• Lord Blagger
        24/06/2010 at 10:12 pm

        I’ve repeatedly posted the number 60. In other cases you’ve pooh poohed the number. However, here you’ve agreed with it. 60 in the chamber.

        How many people were in commitee on this day?

        How many were not in committees or in the house?

        It may or may not be a deficient measure. However, I’ll put you on a challenge.

        What is a good measure of effiency?

        You’re convinced the HoL is a good thing. However, you’re lacking completely when it comes to saying what good it achieves, what bad it achieves, and what it costs for that effect.

        e.g. You’ve passed laws that enable imprisonment without trial. You’ve not kept a check on the government when it comes to finances and we now have a massive debt. Are you going to keep a check on the government defaulting on pensions? After all raising the retirement age by 1 year means 5,000 taking from future pensioners.

        As part of the legistlature, you have to take responsibility for any failures as well as successes.

  15. 22/06/2010 at 12:50 pm

    In other words, the actual work is not simply being ‘visible’. Indeed, if we all sat in the chamber all the time, we would not be doing the mass of detailed work that needs doing. Being in the chamber and participating is in essence the tip of the iceberg.


    Then you are going the way of the Dodo. People like me will carry on pointing out that for 2,000 plus pounds a day, we are getting diddly squat in return.

    It’s the same in any business. Unless you can show that you are productive, you’re going to get the can. Particularly when it comes to public money.

    That’s why things like the COINS database were giving Sir Humphrey apoplexy. Imaging having the plebs going over how much we are spending on wine, silver, …

    The same is happening over your productivity. It’s none existant. 60 peers out of 400 in the chamber. I agree with your figures. When ever I channel flick past the Lords debates, I stop, and have a count up. 60 is a pretty good maximum estimate.

    Likewise when it comes to amendments. 2,500 a year, and almost entirely they come from the government correcting their own mistakes. That could be done with a committee of MPs, and save us 115 million a year. The cost of the Lords generated amendments.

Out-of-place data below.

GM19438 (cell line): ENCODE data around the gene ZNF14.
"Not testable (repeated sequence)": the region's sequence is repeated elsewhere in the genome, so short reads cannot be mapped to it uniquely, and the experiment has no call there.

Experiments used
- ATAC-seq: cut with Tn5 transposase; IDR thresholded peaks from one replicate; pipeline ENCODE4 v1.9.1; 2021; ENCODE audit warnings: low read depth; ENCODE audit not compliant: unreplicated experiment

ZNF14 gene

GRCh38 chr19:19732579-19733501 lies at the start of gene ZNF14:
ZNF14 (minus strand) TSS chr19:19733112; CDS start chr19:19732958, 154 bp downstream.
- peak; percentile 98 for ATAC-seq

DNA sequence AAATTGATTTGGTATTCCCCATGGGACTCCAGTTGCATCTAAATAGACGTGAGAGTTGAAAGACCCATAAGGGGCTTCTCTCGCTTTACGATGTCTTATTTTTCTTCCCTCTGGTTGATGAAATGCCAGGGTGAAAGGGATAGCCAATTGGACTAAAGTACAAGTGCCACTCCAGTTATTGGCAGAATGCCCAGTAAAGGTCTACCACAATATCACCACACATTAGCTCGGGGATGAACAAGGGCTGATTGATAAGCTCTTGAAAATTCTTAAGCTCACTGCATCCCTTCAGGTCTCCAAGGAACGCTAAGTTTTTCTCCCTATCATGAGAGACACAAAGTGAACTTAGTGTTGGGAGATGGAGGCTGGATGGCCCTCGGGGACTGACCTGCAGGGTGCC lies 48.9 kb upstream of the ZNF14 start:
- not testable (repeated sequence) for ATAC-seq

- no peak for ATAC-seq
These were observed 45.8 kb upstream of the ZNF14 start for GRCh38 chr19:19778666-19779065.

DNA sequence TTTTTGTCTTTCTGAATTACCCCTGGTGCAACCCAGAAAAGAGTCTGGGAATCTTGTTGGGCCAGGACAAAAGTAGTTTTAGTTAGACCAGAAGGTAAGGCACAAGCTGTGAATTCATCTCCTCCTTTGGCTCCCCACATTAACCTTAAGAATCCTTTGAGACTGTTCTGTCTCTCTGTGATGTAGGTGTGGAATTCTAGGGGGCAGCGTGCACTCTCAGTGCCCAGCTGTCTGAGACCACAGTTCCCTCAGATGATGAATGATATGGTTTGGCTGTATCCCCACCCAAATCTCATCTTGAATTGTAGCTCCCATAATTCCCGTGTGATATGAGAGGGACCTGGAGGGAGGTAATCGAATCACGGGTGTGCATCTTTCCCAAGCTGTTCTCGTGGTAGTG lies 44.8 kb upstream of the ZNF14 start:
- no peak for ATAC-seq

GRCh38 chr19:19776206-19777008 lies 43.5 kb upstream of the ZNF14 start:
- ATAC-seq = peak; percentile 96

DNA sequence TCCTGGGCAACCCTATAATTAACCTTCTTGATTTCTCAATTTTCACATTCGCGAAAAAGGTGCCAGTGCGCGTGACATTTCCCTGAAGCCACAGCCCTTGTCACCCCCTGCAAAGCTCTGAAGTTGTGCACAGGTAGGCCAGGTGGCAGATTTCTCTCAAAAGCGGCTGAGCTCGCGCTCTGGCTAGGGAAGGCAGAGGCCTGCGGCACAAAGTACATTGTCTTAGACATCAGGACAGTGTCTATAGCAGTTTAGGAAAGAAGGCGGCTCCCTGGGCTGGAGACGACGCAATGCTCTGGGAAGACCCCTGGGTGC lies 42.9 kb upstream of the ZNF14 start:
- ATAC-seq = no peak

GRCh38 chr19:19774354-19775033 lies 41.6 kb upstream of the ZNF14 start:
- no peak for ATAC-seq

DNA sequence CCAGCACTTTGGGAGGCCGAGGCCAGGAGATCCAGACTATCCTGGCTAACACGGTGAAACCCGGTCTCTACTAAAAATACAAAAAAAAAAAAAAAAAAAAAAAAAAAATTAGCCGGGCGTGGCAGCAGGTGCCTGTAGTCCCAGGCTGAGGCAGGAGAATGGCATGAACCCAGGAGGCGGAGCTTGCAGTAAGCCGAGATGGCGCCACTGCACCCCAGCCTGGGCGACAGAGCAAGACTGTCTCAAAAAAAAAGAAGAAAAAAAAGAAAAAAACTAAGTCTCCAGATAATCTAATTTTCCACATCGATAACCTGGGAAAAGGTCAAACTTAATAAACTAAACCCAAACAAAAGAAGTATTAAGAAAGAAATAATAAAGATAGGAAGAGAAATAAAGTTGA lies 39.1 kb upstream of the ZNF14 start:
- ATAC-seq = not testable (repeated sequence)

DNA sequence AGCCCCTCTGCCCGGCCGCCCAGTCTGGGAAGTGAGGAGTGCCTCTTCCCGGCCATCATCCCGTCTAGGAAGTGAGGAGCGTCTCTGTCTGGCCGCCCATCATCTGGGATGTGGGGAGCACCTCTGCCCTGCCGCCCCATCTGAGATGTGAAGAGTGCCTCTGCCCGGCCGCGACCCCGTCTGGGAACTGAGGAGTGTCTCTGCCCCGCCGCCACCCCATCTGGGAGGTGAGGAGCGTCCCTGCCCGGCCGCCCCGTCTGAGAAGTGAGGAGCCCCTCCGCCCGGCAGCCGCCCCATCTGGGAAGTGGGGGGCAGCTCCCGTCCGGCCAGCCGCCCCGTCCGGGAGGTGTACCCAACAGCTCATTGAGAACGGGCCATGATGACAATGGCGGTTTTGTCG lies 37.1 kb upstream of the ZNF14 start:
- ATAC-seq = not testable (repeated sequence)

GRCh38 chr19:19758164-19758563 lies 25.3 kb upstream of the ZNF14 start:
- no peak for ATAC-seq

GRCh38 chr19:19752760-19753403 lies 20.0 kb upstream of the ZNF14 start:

Say 500 from the Lords. 230,000 per amendment. Are the amendments worth the cost?


    Lord Blagger

    • Lord Norton
      22/06/2010 at 2:58 pm

      Lord Blagger: Do you realise your comments can actually be read by other people? Your comments are so obviously drivel that it is difficult to know where to start. (There’s actually a good reason not to bother – an old Chinese proverb comes to mind.) Productivity is not measured in terms of time spent in the chamber. Indeed, I suspect everyone bar you recognises that if we sat in the chamber all the time it would be a grossly unproductive use of time. Amendments are only a part of the work of the House, albeit a key part, and a great many amendments tabled by ministers do not originate with Government but with back-benchers. Actually identifying the genesis of amendments is a difficult task, as J. A. G. Griffith found in his major work on the parliamentary scrutiny of government bills, and his methodology and application were somewhat more rigorous (and reliable) than yours. To say that productivity in the House is non-existent is palpable nonsense. You keep going on about time spent in committees, but then exclude them from your analysis (I use the term loosely). Your methodology, like so much else you write, is (to use a modern phrase) pants.

      • 22/06/2010 at 3:44 pm

        Well when you say its difficult, I agree. That’s why I’ve been constantly going on about it.

        You have no evidence of productivity. I haven’t ignored committees either, as you will see from my posts.

        When one of your fellow peers said, ah, they are all in committees, I submitted an FOI request for that day. A handful were in commitee.

        400 turning up.

        60 in the chamber.

        So what you are basically saying is that you haven’t got a clue as to efficiency in the Lords.

        1. No idea about Lords versus government amendments.

        2. No idea what members do when they attend.

        3. No idea if they check in, check out, collect the expenses.